By John Jones
Download location: christianity.org.nz/prophecy-and-end-times First edition – September 2009
TABLE OF CONTENTS
Pg. 3 Pg. 5
Introduction Empires in prophecy
Pg. 10 The king of fierce countenance Pg. 13 God’s timetable Pg. 16 Wars of the end Pg. 20 The end of the age Pg. 24 Tribulation overview Pg. 28 Rise of the beast Pg. 30 The restoration ofIsrael Pg. 34 Timing of the rapture Pg. 40 The marriage of the lamb Pg. 43 Gog and Magog Pg. 47 The new Earth Pg. 49 The beast now Pg. 51 APPENDIX 1 – Premillennialism vs Amillennialism Pg. 54 APPENDIX 2 – A biblical perspective on conspiracy theories Pg. 57 About the author
- INTRODUCTION Or why anyone would write yet another book about prophecy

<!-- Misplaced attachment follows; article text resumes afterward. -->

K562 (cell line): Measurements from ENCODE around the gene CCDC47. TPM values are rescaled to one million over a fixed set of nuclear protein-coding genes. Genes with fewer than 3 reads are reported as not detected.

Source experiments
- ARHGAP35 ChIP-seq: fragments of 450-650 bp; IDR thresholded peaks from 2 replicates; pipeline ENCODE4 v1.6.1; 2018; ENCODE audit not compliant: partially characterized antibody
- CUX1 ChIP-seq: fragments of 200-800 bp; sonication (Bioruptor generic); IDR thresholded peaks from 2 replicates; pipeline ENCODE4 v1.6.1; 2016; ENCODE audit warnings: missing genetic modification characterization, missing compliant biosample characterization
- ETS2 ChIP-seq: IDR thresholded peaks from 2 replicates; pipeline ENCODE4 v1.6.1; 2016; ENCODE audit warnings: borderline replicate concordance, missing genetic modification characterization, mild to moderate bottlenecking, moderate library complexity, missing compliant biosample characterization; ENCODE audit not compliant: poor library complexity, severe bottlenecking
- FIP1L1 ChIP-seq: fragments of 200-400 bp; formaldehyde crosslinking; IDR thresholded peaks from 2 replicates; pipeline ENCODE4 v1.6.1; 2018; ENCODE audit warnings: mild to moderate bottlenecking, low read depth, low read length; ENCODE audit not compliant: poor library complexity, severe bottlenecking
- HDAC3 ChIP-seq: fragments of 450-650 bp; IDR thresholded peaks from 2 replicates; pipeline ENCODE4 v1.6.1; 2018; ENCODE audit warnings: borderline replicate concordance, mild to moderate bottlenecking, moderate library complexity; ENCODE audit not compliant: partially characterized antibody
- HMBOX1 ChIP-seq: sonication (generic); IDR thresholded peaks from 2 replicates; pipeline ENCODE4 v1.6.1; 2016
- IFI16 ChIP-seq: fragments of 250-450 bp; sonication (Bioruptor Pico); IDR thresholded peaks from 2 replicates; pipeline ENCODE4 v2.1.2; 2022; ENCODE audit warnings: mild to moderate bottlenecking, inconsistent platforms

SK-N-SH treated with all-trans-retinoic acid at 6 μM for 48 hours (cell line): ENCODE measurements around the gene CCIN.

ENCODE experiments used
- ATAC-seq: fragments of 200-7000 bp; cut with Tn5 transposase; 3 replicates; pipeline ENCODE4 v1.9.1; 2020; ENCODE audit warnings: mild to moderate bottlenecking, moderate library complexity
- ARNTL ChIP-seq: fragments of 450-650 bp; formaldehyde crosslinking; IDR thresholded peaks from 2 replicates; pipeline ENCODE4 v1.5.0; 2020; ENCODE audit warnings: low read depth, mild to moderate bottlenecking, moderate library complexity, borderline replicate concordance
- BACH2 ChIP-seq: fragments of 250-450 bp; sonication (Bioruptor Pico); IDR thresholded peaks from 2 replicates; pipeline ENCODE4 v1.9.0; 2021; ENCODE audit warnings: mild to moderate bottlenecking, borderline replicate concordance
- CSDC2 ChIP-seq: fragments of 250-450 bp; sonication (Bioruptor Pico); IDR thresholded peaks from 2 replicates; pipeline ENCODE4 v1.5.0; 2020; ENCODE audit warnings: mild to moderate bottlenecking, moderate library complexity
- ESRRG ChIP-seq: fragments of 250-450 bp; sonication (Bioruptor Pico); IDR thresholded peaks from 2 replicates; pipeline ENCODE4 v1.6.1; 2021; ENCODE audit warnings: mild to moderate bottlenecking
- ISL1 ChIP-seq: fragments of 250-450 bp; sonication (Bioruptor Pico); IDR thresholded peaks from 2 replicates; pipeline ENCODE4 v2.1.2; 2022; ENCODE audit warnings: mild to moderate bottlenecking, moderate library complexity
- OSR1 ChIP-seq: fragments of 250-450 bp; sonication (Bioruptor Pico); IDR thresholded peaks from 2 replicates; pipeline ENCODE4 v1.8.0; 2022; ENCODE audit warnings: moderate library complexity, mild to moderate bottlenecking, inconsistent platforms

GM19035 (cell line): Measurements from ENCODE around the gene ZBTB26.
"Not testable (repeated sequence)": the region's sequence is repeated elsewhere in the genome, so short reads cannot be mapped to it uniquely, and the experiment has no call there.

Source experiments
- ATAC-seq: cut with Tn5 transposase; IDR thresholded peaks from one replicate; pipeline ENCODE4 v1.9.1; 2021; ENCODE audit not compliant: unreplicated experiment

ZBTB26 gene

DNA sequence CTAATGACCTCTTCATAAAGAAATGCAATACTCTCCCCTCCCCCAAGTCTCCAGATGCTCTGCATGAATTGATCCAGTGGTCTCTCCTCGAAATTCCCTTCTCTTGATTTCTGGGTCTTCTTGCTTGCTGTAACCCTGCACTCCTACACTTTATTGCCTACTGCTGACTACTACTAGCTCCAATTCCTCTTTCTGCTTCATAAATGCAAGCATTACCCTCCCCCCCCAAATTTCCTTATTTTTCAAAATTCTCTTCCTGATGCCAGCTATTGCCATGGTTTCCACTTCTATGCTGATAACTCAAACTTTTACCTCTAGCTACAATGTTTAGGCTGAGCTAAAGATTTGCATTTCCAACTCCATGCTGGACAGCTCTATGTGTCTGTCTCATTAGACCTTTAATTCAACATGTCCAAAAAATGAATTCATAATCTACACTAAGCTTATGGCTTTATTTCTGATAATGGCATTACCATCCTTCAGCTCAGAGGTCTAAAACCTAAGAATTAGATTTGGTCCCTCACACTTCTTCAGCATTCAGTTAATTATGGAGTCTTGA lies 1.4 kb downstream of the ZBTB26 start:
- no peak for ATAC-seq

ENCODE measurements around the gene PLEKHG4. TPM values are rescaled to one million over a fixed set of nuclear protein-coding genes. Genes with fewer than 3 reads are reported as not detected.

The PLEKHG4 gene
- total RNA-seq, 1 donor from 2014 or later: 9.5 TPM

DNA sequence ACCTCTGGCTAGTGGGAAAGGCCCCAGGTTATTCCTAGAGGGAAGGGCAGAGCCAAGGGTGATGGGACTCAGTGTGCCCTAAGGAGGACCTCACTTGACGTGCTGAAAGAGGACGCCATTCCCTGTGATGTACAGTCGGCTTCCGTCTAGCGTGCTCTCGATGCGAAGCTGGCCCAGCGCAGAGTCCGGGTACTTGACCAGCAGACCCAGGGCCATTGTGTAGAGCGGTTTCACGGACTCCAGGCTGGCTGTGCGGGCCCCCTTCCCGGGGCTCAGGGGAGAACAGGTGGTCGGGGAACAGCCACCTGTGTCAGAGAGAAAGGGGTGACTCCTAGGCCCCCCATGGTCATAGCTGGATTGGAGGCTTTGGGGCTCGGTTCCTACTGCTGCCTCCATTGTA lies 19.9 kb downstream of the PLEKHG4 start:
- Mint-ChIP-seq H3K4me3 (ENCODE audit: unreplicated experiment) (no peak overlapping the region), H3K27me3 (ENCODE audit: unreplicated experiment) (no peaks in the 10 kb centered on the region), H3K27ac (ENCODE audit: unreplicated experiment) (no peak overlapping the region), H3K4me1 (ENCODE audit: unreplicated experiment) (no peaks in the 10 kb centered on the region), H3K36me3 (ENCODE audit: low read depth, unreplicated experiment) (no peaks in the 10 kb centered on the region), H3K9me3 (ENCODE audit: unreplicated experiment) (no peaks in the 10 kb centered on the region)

One of the remarkable things aboutour time is the growing social consciousness of our nearness to End Times. And although this consciousness is expressed via some incredibly diverse perspectives, it still seems poignant that the sum total of many voices is that some kind of End Times is near. In this mix are those who refer to the Myan prophetic calendar, Nostradamus followers, Christians, Muslims, New Age teachers and even totalatheists who worry about horrific world scenarios. Speaking from just about every shade in the spectrum of beliefs, it seems that the voices of multitudes are ringing out to warn mankind that he stands on the brink. Plenty of world issues could be highlighted to this effect, but there’s something more. It appears that somewhere in the collective total of the facts and information swirling aroundus, many have simply developed a gut feeling that we really are on the verge of a time of testing. But are we paying attention? Even as all of this chatter abounds, in a great number of churches the subject is going silent. Here are some possible reasons why: End Times weariness. Some people have been hearing that we’re on the brink of End Times for decades, and it’s fair to appreciate that there isa time for just getting on with the life that is right in front of us. Rick Warren. He’s sold over 25 million books and he actively tells people that they shouldn’t bother with prophecy because it’s a distraction to the gospel. But the book of Revelation pronounces a special blessing on the reading of it, so it seems God wanted it read even if Rick Warren doesn’t. The seeker sensitive movement ingeneral. Prophecy is not considered very “seeker sensitive” and isn’t a recommended topic when you’re applying “church growth principles” by bringing in lots of unbelievers and preaching warm fuzzy messages to them. Ecumenicalism. Prophecy is an area where denominational differences are quickly unearthed. We shouldn’t have any trouble fellowshipping with Christians due solely to them havingdifferent ideas on prophecy, but political ecumenicalism seems to demand a dumbing-down of bible teaching so that differences can be swept under the carpet of unthinking togetherness rather than aired and discussed. Because the times are close. At a fundamental level this is probably the main reason. Satan is working hard in the church to lead it deeper and deeper into apostasy, and he doesn’t wantpeople to understand what is developing around them. Studying prophecy is worthwhile because through prophecy we learn about God’s plan for the world, where human government is heading, how sin will be dealt with and about the ultimate redemption of the world from the power of the fall. It tells us what direction this world is heading in and provides some significant details about what will happen inthe last days of human government. Getting a generally correct view of prophecy is important because a Christian’s view of prophecy can have a huge impact on their life. For instance, say you believe that the world is getting better and better, that Christians will re-take societies institutions from the devil, and that eventually it will all be good enough for Christ to return. This way of...